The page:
Crunch time for crisps as healthy lifestyles hit sales

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Indy Lifestyle Online

The first evidence that consumers may be listening to warnings about the nation's ever-expanding waistbands was released yesterday in the shape of a sharp drop in sales of crisps and salted nuts.

The first evidence that consumers may be listening to warnings about the nation's ever-expanding waistbands was released yesterday in the shape of a sharp drop in sales of crisps and salted nuts.

Figures produced by independent analysts showed a fall of nearly 11 per cent in sales of salty snacks in small packets, from £318m in the year to February 2003 to £283m last year. The survey of the "impulse" snack market - single items bought usually for immediate consumption - also recorded a drop in sales in chocolate bars by 1.2 per cent to £708m. Sugar-based sweets, such as fruit gums, also fell by 5 per cent to £145m.

The study comes after repeated warnings from health experts and the Government that the nation faces an epidemic of obesity fuelled by over-consumption of fatty foods and an increasingly sedentary lifestyle. Male obesity has risen by 75 per cent in the past decade while the number of women defined as grossly overweight has gone up by 45 per cent.

Ministers are considering an advertising ban on junk food aimed at children and want to see a new labelling regime to identify high levels of salt, sugar and fat in processed food.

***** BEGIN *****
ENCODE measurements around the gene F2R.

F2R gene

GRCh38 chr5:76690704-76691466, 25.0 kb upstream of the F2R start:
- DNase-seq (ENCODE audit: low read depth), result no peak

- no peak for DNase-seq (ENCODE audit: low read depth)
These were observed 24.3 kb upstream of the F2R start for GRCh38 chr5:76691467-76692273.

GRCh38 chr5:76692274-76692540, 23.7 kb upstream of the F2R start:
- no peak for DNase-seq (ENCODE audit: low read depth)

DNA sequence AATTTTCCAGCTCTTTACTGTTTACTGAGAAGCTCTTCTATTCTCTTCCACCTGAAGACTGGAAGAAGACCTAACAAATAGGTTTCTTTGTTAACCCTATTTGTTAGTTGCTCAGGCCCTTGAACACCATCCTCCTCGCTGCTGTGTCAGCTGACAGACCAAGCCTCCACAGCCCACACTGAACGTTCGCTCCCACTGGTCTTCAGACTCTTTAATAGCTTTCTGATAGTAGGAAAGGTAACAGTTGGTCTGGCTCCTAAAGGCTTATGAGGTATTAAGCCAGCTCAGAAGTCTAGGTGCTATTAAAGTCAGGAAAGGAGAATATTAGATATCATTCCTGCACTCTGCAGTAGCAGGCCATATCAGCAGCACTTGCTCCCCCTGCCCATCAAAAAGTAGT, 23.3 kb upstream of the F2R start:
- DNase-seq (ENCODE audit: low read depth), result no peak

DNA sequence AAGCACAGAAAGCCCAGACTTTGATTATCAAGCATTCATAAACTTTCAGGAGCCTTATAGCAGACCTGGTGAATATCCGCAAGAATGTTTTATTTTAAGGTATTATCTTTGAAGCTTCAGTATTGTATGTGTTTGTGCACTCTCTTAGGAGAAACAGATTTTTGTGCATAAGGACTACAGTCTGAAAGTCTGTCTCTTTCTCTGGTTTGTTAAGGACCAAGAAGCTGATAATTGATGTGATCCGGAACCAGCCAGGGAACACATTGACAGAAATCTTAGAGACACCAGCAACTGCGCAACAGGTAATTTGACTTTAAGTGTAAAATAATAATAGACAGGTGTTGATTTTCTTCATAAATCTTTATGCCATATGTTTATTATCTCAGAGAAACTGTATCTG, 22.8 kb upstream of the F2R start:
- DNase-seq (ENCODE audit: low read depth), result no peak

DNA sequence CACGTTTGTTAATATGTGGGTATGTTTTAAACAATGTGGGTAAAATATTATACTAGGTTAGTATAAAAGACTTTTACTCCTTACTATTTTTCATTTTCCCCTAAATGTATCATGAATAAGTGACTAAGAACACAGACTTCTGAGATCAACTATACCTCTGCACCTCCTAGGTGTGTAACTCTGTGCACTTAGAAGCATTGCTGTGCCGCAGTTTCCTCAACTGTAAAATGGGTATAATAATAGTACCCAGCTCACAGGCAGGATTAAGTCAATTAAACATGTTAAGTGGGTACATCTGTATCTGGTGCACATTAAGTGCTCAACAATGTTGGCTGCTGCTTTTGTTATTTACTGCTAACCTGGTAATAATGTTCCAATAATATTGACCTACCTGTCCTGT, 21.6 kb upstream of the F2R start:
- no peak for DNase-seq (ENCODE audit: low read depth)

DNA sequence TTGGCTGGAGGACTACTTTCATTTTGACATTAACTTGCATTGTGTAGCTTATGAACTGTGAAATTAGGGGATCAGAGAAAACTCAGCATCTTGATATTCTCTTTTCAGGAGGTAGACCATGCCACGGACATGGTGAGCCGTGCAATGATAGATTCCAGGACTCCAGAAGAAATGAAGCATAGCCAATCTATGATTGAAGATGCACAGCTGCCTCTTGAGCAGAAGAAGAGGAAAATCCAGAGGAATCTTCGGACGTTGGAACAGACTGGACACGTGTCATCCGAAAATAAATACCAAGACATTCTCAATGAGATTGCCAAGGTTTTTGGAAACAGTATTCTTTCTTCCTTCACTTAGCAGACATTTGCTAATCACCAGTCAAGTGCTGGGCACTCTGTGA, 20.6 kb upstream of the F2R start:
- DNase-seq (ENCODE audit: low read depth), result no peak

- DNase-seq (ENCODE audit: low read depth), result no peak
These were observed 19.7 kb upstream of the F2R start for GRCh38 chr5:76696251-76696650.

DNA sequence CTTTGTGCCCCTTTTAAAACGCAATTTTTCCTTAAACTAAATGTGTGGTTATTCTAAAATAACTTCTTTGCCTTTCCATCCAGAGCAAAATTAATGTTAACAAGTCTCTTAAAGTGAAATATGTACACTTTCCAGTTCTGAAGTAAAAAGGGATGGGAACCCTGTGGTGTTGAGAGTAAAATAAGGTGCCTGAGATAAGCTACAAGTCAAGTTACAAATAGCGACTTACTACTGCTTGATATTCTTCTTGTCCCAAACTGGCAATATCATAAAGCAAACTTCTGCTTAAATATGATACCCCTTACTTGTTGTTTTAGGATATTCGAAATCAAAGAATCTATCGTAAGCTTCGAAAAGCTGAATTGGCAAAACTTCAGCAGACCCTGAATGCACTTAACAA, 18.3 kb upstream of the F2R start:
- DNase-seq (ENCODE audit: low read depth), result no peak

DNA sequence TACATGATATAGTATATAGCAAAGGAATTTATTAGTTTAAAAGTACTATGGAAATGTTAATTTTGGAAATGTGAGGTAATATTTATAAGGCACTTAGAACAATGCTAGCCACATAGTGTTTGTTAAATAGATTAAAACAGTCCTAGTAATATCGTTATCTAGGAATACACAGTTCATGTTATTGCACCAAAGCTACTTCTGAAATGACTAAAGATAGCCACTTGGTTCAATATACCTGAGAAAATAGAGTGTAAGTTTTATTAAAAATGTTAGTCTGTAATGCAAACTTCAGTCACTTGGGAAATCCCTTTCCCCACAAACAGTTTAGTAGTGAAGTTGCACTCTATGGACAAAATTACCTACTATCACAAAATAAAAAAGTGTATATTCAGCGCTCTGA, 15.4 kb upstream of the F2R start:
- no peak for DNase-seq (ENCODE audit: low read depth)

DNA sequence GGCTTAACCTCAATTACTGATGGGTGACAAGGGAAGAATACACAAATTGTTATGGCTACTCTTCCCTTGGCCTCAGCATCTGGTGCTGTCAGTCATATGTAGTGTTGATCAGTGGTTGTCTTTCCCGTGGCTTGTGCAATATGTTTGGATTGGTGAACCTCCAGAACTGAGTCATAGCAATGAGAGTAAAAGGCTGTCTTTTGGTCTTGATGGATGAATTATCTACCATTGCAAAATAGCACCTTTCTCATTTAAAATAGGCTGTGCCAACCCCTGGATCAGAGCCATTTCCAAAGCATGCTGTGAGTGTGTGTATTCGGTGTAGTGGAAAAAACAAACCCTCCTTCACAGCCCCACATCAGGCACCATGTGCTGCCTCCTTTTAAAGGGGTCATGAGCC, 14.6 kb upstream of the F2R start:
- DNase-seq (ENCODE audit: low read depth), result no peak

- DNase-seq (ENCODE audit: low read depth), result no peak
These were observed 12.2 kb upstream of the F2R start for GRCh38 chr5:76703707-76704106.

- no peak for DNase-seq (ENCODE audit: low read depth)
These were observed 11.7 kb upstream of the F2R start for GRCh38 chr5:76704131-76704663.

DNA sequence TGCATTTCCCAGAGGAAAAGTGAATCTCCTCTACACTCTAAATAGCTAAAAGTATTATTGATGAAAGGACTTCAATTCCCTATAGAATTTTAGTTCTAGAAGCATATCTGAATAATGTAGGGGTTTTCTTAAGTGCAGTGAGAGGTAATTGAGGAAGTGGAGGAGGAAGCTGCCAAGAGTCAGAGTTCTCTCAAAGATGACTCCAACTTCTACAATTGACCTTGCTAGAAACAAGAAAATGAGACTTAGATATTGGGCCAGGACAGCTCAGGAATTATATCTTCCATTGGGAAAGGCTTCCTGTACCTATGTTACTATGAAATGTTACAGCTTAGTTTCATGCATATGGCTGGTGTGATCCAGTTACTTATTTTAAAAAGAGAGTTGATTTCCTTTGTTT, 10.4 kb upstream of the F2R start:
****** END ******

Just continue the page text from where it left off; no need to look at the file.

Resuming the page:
According to the research, conducted by the market analyst TNS, the UK snacks market overall fell by 2.2 per cent from £2.14bn to £2.1bn. The only sectors to show increases were fizzy drinks, up 0.3 per cent to £809m, and chewing gum, up 0.6 per cent to £156 million.

The trade magazine The Grocer, which published the figures, gave credence to the notion of a successful PR campaign by blaming "scare tactics" for the dip in sales. It said: "Obesity has been one of the hottest media issues of the past year and it appears that the acres of newsprint covering government scare tactics to shock the nation into slimming may finally be taking its toll."

TNS said another explanation for the drop in sales of single packets could be a shift towards the sale of multi-packs driven by fierce price competition between supermarkets.

Food manufacturers, who held a recent "fat summit" with ministers to discuss making processed food healthier, insisted that the snacks market was not the key to tackling obesity. Chris Morgan, at Cadbury Trebor Bassett, said: "Confectionery accounts for no more than 2 per cent of anyone's diet. The thing that drives obesity is lifestyle and it's wrong to demonise confectionery."

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